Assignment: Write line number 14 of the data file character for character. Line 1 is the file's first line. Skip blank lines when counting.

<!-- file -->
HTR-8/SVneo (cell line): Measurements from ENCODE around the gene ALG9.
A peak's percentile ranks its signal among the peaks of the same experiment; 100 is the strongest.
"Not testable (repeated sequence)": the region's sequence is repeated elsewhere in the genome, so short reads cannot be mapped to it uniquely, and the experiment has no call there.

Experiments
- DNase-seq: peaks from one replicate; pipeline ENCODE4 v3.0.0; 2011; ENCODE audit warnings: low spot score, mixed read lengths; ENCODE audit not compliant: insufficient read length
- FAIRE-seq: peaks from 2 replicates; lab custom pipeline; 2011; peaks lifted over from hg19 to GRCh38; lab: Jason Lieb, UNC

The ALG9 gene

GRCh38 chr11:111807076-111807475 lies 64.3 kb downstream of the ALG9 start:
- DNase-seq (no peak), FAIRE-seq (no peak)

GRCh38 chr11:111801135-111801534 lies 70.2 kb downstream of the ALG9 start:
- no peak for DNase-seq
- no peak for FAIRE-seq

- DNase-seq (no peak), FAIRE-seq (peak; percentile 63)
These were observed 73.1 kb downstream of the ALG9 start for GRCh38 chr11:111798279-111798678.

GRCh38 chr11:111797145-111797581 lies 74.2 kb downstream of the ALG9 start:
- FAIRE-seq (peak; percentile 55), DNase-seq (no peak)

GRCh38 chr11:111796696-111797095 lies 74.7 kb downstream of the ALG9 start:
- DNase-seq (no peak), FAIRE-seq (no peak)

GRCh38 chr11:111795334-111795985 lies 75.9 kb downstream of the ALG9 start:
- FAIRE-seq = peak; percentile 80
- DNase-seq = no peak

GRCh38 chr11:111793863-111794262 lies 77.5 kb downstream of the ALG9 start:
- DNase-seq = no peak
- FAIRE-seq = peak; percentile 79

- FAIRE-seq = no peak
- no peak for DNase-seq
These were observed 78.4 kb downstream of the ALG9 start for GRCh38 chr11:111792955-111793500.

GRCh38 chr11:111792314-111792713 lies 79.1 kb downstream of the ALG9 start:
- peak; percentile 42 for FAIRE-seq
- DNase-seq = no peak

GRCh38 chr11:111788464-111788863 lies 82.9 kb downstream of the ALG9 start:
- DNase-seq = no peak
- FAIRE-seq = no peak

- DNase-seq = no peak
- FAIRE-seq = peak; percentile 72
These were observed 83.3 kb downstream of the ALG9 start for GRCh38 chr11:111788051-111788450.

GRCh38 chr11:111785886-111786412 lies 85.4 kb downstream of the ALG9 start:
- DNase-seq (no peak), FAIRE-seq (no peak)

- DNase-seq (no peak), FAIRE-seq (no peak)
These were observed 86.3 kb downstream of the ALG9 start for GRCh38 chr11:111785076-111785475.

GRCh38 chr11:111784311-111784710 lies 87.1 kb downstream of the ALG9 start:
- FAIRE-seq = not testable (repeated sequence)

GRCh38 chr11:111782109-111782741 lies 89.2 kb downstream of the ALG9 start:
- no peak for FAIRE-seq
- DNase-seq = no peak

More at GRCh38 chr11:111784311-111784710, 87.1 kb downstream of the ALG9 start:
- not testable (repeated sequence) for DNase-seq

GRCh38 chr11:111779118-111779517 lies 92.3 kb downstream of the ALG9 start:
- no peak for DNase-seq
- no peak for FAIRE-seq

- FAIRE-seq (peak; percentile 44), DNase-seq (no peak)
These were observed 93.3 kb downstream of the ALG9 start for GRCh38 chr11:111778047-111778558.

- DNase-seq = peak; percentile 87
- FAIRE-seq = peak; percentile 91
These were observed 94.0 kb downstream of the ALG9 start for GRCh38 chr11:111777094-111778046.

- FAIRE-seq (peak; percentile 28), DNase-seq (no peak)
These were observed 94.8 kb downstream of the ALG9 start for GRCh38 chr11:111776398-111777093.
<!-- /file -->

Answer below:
These were observed 73.1 kb downstream of the ALG9 start for GRCh38 chr11:111798279-111798678.